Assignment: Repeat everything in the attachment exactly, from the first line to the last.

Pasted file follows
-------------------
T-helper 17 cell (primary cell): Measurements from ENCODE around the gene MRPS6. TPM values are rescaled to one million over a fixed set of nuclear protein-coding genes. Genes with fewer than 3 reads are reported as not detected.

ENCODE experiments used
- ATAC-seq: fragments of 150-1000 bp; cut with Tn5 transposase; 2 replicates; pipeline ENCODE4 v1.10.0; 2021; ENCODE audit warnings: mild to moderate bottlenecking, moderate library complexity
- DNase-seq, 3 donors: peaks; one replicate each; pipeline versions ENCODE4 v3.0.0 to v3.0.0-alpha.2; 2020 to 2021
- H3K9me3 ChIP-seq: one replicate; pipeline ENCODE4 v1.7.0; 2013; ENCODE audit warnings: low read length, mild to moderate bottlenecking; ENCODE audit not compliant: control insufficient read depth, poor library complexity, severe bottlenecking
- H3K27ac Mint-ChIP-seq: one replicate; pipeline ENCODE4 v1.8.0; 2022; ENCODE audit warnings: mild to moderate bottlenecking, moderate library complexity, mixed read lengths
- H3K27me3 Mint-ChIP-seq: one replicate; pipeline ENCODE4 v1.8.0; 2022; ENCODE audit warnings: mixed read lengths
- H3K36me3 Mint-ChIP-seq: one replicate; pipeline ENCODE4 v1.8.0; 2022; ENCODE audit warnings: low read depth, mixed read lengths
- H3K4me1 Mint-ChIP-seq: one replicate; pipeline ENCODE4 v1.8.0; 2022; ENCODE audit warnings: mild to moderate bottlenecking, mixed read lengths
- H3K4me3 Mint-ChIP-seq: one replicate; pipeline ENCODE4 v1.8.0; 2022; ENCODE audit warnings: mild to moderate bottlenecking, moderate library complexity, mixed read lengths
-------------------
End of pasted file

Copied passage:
T-helper 17 cell (primary cell): Measurements from ENCODE around the gene MRPS6. TPM values are rescaled to one million over a fixed set of nuclear protein-coding genes. Genes with fewer than 3 reads are reported as not detected.

ENCODE experiments used
- ATAC-seq: fragments of 150-1000 bp; cut with Tn5 transposase; 2 replicates; pipeline ENCODE4 v1.10.0; 2021; ENCODE audit warnings: mild to moderate bottlenecking, moderate library complexity
- DNase-seq, 3 donors: peaks; one replicate each; pipeline versions ENCODE4 v3.0.0 to v3.0.0-alpha.2; 2020 to 2021
- H3K9me3 ChIP-seq: one replicate; pipeline ENCODE4 v1.7.0; 2013; ENCODE audit warnings: low read length, mild to moderate bottlenecking; ENCODE audit not compliant: control insufficient read depth, poor library complexity, severe bottlenecking
- H3K27ac Mint-ChIP-seq: one replicate; pipeline ENCODE4 v1.8.0; 2022; ENCODE audit warnings: mild to moderate bottlenecking, moderate library complexity, mixed read lengths
- H3K27me3 Mint-ChIP-seq: one replicate; pipeline ENCODE4 v1.8.0; 2022; ENCODE audit warnings: mixed read lengths
- H3K36me3 Mint-ChIP-seq: one replicate; pipeline ENCODE4 v1.8.0; 2022; ENCODE audit warnings: low read depth, mixed read lengths
- H3K4me1 Mint-ChIP-seq: one replicate; pipeline ENCODE4 v1.8.0; 2022; ENCODE audit warnings: mild to moderate bottlenecking, mixed read lengths
- H3K4me3 Mint-ChIP-seq: one replicate; pipeline ENCODE4 v1.8.0; 2022; ENCODE audit warnings: mild to moderate bottlenecking, moderate library complexity, mixed read lengths